As an artist myself, I found the photographs both beautiful and extremely insightful. Even so, I finished the book feeling disappointed and somewhat cheated. The text was not only poorly written, but the content of it had nothing to do with the artists' studios. Instead, the author used the few introductory paragraphs before each featured artist as a way to name drop and tell us when and how and why he met this or that artist. It was almost too difficult for me to read - here I was looking at these beautiful -and rare- photographs of intimate spaces where some of the greatest minds of the 20th century created what will be their lasting contribution to society, and the text said nothing about them. I would have loved to read more about what it was actually like to be in these spaces - what was surprising, exciting, disturbing, etc about them. It would have given much more meaning to the book as a whole.
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Format: Hardcover
I've talked to many buyers of art who believe that if they were to be invited into famous artists' studios, they would be seeing something straight out of the pages of "Architectural Digest." You know, natural wood, soaring spaces, immaculate wood floors, pristine white walls to be hung with dazzling works of art, views of the sea or equivalent and so forth. Nothing could be further from the truth and this book captures that. Although these artists could all afford the best space, their space is as utilitarian as I would expect it to be. The spaces are stark, undecorated, with bare floors, often with paint splattered on them or even gouged. They do have high ceilings but because it makes it better to view and move around their work which is scattered all over the studio.

Their tables are utilitarian and used with maybe one chair to sit in; ditto their paint containers and tools. The "view" is what is inside the studio itself as they are in there to look at their own work. Staring at the work can be an important part of the process. The walls are kept light and are simply painted white or even in need of a paint job. Probably over 90% of all artists worldwide could show you space that looked much the same, located in their basements, garages or barns. I don't really see why any artist needs to buy this book but if you have some romantic illusion about artists' studios, and some people do, this book will straighten you out fast!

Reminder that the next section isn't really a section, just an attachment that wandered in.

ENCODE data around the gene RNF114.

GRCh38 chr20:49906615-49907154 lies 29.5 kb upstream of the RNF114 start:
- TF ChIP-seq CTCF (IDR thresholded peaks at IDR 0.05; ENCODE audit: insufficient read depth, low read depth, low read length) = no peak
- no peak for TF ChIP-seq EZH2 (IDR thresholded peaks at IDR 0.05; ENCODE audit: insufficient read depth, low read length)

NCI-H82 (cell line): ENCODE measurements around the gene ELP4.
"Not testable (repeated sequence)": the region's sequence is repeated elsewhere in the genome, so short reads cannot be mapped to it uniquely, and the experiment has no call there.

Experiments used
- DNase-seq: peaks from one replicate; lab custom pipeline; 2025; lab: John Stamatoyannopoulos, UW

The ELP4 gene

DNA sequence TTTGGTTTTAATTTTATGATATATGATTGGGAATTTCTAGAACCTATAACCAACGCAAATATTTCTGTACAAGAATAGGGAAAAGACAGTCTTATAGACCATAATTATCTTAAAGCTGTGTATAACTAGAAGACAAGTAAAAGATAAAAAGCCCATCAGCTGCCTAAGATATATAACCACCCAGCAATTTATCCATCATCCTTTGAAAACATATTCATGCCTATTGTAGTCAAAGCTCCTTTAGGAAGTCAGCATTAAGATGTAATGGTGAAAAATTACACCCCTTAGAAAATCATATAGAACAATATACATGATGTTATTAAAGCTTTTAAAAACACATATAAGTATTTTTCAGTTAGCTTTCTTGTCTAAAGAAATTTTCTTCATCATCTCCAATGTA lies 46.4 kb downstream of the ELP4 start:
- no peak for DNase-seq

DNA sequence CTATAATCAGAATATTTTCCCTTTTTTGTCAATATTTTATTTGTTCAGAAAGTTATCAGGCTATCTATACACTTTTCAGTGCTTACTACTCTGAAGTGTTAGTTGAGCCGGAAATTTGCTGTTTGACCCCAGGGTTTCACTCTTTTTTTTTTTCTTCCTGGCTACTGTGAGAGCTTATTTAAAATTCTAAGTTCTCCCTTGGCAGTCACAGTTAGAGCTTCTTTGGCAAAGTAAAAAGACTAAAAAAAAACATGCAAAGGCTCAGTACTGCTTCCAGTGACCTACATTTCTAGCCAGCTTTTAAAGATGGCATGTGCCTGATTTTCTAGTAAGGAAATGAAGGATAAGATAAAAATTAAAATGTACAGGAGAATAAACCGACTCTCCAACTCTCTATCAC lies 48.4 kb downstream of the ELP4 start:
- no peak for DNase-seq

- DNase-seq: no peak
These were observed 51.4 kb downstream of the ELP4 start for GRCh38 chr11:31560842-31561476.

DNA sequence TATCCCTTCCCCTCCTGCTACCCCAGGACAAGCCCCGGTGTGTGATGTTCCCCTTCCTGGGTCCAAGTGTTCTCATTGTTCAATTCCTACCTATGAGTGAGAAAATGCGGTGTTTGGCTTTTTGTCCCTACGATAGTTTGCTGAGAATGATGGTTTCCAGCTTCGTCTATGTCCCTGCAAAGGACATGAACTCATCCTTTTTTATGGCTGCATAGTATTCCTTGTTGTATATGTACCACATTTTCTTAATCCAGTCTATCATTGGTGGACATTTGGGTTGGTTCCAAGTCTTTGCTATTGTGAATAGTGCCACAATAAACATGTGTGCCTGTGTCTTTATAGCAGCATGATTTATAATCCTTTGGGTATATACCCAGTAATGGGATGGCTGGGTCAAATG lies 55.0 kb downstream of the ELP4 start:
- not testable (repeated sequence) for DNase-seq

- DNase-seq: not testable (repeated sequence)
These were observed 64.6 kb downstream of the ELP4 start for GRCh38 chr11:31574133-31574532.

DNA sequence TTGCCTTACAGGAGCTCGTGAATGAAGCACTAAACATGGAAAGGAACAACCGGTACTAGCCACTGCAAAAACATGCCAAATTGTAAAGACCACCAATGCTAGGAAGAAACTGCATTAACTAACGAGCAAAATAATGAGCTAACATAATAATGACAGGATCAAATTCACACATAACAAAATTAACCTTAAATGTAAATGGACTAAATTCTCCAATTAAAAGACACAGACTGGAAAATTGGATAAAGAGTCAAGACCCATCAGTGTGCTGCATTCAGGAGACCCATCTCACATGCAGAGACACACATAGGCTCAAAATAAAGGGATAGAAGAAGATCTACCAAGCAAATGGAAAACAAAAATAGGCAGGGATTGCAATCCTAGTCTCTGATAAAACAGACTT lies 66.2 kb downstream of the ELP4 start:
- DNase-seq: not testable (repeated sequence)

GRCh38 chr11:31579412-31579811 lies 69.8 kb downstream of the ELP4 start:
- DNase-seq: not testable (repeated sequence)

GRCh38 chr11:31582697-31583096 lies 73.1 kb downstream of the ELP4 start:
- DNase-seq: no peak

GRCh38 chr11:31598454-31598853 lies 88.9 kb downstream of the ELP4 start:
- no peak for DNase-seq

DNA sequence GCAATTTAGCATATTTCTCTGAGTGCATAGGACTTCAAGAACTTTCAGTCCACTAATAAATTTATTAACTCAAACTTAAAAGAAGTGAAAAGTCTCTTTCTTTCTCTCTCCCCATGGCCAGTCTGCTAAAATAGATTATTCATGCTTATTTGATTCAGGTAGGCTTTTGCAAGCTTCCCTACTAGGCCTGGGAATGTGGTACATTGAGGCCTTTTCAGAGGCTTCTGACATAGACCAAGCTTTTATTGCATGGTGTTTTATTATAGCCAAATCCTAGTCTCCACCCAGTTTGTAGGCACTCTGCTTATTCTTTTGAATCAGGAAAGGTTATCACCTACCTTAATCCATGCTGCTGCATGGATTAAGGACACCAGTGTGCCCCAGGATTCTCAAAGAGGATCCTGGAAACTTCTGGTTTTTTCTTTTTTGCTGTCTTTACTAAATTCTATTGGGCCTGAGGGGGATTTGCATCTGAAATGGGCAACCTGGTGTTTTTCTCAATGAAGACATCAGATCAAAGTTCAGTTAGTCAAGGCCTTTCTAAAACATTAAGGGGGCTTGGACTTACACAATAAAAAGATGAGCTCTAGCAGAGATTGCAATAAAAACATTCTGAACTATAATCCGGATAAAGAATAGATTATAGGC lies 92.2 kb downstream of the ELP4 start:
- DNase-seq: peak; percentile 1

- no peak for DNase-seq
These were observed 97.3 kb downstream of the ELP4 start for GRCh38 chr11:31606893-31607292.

Visit my blog with link given on my profile page here or use this phonetically given URL (livingasseniors dot blogspot dot com). Friday's entry will always be weekend entertainment recs from my 5 star Amazon reviews in film, tv, books and music. These are very heavy on buried treasures and hidden gems. My blogspot is published on Monday, Wednesday & Friday.
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By A Customer on March 30, 2000
Format: Hardcover
The photographs in this book are beautiful and also revealing about each artist's approach to his/her work. I wish that the text was more elucidating, but it seems the book is more concerned with conveying a sense of each artist's personality rather than a scholarly study of their work. Some might say that it's merely a coffee table book.
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Format: Hardcover
Very nice book, well done, cool pictures but I wish I had seen more artists actually at work instead of empty, clean studios. That and the texts that were a bit on teh weak side. Besides that, really cool book, I recommend it.